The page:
4:13-22 When they saw how boldly Peter and John spoke, and when they had grasped the fact that they were men with no special knowledge and no special qualifications, they were amazed; and they recognized them for men who had been in the company of Jesus. So, as they looked at the man who was cured and who was standing with them, they could find no charge to make. They ordered them to leave the Sandhedrin, and they discussed with each other, "What are we to do with these men? For, that, through them, a notable sign has happened is plain to all who live in Jerusalem, and we cannot deny it. But, in order that this may not spread any further throughout the people, let us forbid them with threats to speak any more in this name to any man." So they summoned them in and ordered them absolutely to abstain from teaching in the name of Jesus. But Peter and John said to them, "You must judge whether, in the sight of God, it is right to listen to you rather than to God; for we are unable not to speak the things that we have seen and heard." But they added still further threats and let them go because they could find no means of punishing them because of the people, for everyone glorified God at what had happened, for the man on whom the sign of healing had taken place was more than forty years old.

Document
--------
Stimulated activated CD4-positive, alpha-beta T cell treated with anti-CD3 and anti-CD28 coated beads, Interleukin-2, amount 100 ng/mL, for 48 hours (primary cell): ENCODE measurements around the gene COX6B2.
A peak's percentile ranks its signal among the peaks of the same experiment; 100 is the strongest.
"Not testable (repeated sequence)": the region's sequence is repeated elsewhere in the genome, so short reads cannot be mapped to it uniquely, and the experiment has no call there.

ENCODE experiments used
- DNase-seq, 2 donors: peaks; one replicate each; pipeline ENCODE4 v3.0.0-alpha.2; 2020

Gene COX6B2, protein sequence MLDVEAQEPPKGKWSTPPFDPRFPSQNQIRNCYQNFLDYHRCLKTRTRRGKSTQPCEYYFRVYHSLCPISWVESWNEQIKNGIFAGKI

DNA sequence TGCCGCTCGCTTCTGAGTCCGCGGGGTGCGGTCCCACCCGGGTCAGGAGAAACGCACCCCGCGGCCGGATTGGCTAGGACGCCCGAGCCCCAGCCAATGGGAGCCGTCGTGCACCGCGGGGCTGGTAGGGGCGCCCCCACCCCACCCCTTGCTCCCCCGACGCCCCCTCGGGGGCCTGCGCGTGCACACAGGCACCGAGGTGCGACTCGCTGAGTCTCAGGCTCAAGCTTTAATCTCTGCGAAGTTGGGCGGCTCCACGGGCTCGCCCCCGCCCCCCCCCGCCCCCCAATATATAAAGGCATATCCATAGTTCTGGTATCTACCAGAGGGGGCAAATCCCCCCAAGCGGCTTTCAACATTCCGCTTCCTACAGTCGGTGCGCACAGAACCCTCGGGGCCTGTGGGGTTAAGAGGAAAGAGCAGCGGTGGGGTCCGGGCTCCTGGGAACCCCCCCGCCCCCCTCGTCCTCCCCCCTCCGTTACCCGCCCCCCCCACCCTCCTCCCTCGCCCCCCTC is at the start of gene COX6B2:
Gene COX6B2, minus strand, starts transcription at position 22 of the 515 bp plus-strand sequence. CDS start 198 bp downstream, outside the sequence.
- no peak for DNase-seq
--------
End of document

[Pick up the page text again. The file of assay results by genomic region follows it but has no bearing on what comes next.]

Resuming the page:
Here we see very vividly both the enemy's attack and the Christian defence. In the enemy's attack there are two characteristics. First, there is contempt. The King James Version says that the Sanhedrin regarded Peter and John as unlearned and ignorant men. The word translated unlearned means that they had no kind of technical education, especially in the intricate regulations of the law. The word translated ignorant means that they were laymen with no special professional qualifications. The Sanhedrin, as it were, regarded them as men without a college education and with no professional status. It is often difficult for the simple man to meet what might be called academic and professional snobbery. But the man in whose heart is Christ possesses a real dignity which neither academic attainment nor professional status can give. Second, there are threats. But the Christian knows that anything man does to him is but for a moment whereas the things of God last forever.